The public singing of at least some of the canonical hours in the parishes is an excellent tradition that unfortunately almost disappeared in the West, especially after the counter-reformation. That should be restored in the Latin rites rather than eclipsed from the Eastern ones.

But, at the same time, I cannot understand how something so evidently beneficial as the adoration of the Blessed Sacrament can be shunned by Eastern parishes.
(02-17-2012, 01:08 PM)Vetus Ordo Wrote: [ -> ]
(02-17-2012, 11:31 AM)Melkite Wrote: [ -> ]If there were a true need, no.  But can you think of a reason that would constitute true need, and not merely Latin arrogance?  I don't know of any Latinizations that have truly been needed by the East.

The rosary, the adoration of the Blessed Sacrament, the devotion to the sacred hearts of Jesus and Mary, etc.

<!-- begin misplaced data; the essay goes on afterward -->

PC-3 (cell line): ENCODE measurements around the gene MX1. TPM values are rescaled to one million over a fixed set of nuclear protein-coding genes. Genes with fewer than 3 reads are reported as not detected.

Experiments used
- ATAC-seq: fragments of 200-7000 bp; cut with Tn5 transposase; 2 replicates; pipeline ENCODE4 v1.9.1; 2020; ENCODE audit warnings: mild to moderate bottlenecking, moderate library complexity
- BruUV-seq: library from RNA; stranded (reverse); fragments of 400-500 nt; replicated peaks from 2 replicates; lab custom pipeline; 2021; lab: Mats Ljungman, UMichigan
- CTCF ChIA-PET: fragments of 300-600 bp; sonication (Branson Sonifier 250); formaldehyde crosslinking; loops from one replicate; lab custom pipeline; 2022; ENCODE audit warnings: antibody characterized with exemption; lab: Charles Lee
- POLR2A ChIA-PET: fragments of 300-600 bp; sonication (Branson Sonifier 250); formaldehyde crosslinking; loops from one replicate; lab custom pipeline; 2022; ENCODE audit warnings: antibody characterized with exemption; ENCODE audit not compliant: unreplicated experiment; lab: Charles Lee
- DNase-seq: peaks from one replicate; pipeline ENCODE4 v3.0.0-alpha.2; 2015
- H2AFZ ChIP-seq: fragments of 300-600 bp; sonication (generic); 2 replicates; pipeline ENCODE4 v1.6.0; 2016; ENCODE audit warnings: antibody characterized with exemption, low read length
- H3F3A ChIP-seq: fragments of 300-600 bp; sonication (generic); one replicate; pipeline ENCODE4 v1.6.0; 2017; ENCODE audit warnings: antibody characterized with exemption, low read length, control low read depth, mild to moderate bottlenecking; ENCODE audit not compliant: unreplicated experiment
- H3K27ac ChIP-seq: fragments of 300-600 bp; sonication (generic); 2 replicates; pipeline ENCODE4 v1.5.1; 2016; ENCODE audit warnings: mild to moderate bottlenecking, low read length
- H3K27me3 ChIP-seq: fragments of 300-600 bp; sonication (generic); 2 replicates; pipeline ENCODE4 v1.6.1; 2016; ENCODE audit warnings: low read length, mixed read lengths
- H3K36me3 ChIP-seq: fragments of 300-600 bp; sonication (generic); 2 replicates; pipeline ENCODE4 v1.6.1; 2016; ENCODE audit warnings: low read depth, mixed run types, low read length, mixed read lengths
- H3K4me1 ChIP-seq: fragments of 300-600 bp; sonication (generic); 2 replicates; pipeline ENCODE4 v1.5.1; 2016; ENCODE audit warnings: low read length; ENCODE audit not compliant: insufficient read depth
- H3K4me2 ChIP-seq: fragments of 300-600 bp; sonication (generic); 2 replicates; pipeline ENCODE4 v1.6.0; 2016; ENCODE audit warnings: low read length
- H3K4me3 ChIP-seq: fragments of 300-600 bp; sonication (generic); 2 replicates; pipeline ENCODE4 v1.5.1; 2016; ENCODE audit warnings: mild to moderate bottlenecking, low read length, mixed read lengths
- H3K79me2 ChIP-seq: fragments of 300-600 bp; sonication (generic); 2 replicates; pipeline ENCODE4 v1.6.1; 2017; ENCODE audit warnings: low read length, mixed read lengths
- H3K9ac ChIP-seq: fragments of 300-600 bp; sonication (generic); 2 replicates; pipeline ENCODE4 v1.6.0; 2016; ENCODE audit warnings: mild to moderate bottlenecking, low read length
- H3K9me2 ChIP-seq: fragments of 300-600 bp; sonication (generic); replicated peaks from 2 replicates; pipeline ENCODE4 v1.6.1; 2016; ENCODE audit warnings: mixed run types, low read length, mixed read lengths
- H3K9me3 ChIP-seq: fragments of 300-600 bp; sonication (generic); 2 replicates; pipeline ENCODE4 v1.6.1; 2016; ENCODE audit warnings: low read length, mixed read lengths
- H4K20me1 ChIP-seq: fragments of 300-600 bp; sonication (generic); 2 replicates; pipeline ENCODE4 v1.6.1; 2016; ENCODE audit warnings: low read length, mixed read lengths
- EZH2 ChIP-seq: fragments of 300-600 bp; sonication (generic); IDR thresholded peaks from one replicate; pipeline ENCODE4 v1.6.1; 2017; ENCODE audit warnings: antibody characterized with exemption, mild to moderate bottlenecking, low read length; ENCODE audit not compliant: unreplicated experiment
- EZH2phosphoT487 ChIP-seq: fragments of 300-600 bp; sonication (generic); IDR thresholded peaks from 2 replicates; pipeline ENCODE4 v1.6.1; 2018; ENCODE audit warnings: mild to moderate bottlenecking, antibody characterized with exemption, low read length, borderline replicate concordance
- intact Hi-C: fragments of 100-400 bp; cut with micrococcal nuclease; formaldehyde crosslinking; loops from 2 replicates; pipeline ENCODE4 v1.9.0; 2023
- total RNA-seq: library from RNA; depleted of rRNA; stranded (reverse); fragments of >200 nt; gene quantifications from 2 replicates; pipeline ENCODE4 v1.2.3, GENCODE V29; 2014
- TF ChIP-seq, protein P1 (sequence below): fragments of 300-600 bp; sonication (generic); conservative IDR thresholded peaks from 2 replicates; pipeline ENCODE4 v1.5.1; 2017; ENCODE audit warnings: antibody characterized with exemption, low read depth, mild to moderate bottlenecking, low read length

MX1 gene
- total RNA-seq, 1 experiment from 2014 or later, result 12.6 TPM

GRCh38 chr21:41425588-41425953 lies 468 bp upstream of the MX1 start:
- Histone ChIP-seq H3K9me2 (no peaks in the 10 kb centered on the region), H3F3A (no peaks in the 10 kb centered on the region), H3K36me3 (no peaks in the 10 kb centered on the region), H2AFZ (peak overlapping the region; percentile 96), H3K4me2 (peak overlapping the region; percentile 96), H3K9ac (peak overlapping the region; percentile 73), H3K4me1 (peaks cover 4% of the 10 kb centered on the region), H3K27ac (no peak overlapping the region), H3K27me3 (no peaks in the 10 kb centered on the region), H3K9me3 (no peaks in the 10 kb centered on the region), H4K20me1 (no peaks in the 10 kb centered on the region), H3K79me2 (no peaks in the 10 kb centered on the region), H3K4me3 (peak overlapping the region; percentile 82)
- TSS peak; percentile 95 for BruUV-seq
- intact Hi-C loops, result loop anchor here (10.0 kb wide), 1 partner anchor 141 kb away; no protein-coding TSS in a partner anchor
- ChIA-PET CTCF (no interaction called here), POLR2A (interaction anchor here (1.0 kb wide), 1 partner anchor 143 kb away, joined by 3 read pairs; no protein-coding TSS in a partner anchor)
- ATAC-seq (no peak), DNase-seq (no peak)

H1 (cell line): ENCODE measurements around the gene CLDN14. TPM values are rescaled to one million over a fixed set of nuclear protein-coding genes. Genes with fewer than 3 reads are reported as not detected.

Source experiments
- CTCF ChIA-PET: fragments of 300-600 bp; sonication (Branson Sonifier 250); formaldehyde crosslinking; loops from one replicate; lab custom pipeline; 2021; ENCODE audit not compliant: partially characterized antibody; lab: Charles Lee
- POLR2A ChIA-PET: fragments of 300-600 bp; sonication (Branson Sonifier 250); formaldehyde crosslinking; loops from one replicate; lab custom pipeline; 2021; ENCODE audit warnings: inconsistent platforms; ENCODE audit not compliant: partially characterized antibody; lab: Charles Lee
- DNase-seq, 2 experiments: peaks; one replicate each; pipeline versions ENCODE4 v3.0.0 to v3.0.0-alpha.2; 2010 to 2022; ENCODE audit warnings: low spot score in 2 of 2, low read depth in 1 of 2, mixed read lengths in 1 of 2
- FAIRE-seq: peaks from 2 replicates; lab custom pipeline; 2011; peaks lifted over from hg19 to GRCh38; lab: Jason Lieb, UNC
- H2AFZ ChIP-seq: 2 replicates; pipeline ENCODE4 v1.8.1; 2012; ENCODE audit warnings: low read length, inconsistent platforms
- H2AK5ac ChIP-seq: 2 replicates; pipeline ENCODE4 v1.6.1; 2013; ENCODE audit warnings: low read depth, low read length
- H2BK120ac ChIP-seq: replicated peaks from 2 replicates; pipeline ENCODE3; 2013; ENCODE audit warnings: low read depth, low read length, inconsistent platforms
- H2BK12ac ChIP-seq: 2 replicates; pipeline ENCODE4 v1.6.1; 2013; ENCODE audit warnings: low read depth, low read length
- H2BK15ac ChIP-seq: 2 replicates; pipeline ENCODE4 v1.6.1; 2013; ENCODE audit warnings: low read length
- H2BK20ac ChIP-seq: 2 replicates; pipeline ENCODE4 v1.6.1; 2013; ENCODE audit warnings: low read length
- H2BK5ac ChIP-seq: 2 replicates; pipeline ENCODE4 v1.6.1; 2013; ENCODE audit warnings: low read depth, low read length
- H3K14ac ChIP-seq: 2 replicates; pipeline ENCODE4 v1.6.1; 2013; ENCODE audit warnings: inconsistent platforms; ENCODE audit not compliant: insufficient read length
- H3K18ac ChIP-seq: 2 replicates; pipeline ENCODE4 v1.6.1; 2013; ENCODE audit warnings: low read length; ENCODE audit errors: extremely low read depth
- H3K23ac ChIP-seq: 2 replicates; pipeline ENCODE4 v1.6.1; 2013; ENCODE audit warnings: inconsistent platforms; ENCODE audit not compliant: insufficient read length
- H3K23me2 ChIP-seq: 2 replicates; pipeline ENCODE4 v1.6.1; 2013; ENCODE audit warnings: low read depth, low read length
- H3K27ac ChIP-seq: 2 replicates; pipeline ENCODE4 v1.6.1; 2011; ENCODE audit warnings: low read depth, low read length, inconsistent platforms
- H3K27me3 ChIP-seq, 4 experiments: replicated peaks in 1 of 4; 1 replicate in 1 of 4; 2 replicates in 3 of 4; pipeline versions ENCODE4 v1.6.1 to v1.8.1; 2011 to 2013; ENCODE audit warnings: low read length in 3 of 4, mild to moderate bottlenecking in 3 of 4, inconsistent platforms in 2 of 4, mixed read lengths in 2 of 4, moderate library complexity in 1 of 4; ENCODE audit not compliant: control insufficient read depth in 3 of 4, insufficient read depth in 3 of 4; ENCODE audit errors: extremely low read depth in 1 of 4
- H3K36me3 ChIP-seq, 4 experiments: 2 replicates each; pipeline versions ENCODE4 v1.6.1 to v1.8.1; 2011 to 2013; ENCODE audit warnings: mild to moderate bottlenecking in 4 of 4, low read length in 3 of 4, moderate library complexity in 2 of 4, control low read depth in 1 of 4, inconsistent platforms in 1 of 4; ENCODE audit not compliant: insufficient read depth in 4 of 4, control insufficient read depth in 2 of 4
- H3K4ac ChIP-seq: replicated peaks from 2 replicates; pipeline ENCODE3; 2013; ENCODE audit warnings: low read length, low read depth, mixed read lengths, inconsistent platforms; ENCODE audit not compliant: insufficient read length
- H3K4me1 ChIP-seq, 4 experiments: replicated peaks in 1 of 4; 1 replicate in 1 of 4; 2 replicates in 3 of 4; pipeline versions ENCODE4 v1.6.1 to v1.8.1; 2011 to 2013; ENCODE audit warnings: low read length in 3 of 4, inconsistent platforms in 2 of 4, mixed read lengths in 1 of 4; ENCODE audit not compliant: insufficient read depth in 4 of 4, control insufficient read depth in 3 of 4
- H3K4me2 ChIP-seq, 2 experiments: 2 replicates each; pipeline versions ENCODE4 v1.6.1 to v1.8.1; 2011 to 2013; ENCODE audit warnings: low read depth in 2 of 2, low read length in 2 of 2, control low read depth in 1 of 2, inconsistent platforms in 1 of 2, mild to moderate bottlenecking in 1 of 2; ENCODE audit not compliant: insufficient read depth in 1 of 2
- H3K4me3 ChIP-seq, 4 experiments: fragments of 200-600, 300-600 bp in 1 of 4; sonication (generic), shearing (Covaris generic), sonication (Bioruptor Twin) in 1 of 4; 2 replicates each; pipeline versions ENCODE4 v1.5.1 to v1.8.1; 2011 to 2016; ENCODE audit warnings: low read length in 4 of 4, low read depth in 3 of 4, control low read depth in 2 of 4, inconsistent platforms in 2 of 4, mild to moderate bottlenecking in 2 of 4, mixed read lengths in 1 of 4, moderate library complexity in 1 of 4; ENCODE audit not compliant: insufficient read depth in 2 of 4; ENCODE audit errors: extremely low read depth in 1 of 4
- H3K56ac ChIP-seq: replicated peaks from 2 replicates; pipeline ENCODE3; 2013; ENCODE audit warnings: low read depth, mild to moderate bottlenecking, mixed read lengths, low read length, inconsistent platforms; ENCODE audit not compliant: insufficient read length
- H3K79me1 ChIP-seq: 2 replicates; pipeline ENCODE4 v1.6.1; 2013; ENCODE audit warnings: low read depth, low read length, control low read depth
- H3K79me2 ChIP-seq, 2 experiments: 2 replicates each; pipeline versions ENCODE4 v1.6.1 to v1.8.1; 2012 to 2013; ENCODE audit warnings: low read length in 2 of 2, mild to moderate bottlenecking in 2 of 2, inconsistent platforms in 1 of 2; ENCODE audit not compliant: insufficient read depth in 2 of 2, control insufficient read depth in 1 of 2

These are all non-liturgical developments that occured in the West after 1054 that have become a legitimate spiritual patrimony of the universal church. If an Eastern Catholic objects to these because they "hurt" his faith, then there's simply something very wrong going on. The tirade against latinisations belies an antiquarian spirit that is contrary to authentic Catholic tradition: there are no "pure" Roman or Byzantine traditions, they all drink from the same source and influence one another. Again, the problem here is that you implicitly or explicitly accept liturgical (and non-liturgical) development until the 11th century alone. It's an irrational stance. The things that developped in the West after the schism didn't develop in the East because you were outside the Church. When some churches began slowly returning to the fold in the 16th century, these new developments were adopted there, sometimes forcibly, other times quite willingly. It's simply a gross violation of truth to imply that latinisations, quite a loaded term by the way, are not part of "authentic" Ruthenian tradition, for instance. They are. Authentic tradition does not report to any pristine era (11th century) but it's rather something that is built on organically by the Church as time goes by.